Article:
Season and taste – Two humble words found in every recipe and cookbook. Do we attach enough importance to these aspects of cooking? I didn’t. Till I read the book, ‘Salt Fat Acid Heat’ by Samin Nosrat. An English major from San Diego, California, Samin had grown up eating mainly Iranian cuisine. In fact, she didn’t start cooking until she was an adult. Her romance with food began in 2000 when she ate at ‘Chez Panisse’ which had been awarded the Best Restaurant in America. Bowled over by the food, she showed up the next day asking for a job cleaning tables. She eventually made her way up to the kitchen and soon learned that the simple formula that defined great cooking consistently was to pay attention to the four basic elements – season the food with the right amount of Salt at the right time, cook it with the ideal Fat to get the texture you desire, balance and amplify the ingredients with Acid and use the appropriate amount of Heat for the correct amount of time to get the preferred results. While most chefs knew about this, no one had attempted to document it. That’s when Samin decided to write a book on the elemental pillars of good cooking.
She later traveled the world working and learning more about different cuisines, interning with established chefs and discussing cooking methods and traditions with grandmas across the globe to further cement her knowledge on the subject. Even when language seemed like a barrier, her understanding of the science behind cooking acted like a compass and held her in good stead. Hence, 17 years after she decided on writing about it, she released her book to rave reviews and multiple accolades, and rightly so.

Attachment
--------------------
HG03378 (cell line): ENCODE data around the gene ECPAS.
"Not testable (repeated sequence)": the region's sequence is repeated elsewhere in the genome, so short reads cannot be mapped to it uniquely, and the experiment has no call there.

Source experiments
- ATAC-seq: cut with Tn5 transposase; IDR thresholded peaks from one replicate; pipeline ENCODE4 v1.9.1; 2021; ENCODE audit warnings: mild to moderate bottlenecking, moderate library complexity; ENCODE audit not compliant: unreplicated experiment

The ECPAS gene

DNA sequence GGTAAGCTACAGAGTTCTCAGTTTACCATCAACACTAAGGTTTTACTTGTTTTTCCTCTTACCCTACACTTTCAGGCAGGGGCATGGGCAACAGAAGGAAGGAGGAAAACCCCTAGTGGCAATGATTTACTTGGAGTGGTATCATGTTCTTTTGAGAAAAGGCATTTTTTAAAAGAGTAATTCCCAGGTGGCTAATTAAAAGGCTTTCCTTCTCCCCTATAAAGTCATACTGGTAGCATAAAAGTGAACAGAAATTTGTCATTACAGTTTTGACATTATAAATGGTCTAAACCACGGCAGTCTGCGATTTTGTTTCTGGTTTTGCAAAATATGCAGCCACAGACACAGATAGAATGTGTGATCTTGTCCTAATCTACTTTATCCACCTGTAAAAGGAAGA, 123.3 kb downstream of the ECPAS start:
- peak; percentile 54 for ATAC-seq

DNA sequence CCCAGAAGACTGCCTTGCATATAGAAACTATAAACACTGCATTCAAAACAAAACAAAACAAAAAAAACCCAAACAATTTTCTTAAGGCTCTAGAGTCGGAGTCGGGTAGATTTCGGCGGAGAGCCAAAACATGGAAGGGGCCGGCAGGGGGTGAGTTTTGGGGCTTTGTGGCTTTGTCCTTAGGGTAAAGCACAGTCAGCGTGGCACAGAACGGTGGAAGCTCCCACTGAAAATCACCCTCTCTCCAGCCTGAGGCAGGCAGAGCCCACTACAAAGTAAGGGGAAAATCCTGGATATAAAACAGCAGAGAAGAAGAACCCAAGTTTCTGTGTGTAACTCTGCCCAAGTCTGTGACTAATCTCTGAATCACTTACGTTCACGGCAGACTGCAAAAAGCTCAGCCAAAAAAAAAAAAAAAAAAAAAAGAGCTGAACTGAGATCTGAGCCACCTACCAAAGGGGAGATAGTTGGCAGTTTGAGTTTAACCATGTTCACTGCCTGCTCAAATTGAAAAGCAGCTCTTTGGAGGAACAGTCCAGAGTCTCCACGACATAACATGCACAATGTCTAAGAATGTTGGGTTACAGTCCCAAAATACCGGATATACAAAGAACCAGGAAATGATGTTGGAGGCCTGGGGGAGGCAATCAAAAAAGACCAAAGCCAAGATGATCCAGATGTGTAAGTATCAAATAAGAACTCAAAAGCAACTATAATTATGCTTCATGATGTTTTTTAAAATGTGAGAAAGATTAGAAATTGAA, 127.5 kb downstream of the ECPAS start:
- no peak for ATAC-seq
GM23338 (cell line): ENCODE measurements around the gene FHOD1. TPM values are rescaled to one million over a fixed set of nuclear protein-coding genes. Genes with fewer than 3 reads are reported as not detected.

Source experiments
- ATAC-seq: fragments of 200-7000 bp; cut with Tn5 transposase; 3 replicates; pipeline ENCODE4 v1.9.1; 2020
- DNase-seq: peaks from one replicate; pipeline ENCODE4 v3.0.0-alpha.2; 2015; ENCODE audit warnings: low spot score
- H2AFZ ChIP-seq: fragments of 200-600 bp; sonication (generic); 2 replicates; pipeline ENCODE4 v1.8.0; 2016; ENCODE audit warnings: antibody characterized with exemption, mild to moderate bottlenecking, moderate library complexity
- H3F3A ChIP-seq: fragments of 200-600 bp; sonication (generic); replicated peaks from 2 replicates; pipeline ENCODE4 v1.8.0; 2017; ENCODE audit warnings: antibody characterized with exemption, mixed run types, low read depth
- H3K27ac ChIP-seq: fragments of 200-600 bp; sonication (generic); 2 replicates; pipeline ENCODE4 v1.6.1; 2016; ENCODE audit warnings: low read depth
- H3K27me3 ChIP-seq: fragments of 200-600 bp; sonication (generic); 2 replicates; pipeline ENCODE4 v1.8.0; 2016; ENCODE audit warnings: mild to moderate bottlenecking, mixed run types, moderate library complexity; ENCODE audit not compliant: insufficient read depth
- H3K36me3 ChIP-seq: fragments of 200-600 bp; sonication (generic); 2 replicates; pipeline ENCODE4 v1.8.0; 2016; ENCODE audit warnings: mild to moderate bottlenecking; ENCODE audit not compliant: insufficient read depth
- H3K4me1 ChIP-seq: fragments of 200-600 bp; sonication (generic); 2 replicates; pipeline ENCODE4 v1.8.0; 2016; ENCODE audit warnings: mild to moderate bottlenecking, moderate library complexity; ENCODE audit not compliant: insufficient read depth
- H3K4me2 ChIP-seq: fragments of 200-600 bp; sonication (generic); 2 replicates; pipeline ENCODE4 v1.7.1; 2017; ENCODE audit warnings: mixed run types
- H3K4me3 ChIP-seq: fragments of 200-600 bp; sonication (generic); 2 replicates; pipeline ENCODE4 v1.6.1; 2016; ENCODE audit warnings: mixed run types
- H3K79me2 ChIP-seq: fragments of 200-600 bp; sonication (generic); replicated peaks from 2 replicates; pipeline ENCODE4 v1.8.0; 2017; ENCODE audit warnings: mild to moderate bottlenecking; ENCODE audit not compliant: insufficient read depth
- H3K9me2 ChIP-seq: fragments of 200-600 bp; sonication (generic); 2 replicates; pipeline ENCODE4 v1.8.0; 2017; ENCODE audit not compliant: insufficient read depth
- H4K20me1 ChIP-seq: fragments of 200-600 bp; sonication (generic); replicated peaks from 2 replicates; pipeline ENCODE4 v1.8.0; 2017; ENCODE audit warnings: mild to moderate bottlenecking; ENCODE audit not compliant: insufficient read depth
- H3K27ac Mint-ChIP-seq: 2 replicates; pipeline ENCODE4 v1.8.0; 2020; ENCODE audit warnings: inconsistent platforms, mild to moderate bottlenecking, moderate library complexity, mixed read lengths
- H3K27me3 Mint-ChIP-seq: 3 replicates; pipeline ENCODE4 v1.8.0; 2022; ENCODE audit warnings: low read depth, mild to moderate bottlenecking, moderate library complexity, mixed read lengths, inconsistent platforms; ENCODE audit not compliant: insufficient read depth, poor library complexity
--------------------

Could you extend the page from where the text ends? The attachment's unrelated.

‘Namak swad anusar’ or salt to taste was all we thought we should know about salting a dish. Well, there’s more to it than we realise. It is simple body chemistry. An essential mineral, salt is Sodium Chloride. It is one of the dozen essential nutrients our body needs to function normally. Since we cannot produce this on our own, we need to consume it on a regular basis. Imagine eating pani puri that doesn’t have enough salt. Or a spicy chicken curry? Even the rice that accompanies the curry must have its salt. Else it will tip the balance of the curry by trying to compensate for the lack of salt. Of course this doesn’t mean we use more salt. The trick is to use it better. Understand what it does to different foods and help amplify the flavor.
In her book, Samin breaks down salt, telling us where it comes from, what it does to different foods and how we can get the most of it by using it in various ways. Reading words like osmosis, diffusion, water molecules had only belonged in school or so one thought. But the way Samin breaks this down, simply explaining how marinating a particular cut of meat in advance breaks down the protein strands into a gel, allowing it to retain moisture better as it cooks, thereby making the meat tender and juicy is chemistry at its finest.
Samin explains the role of fat in cooking in very methodical and simple terms. She lays it out in three aspects – main ingredient, cooking medium and seasoning. Ask yourself the role this will play in your dish, she advises.
Will it bind various ingredients together? Then it’s a main ingredient. For example- Is this the malai to your kofta?
Will it be heated to cook your food in? Then it’s a cooking medium. For example – Is this the desi ghee to your sarson da saag?
Will it be used as a flavor enhancer towards the end of the dish or before serving? Then it’s a seasoning. For example – Is this the makhan on your paratha?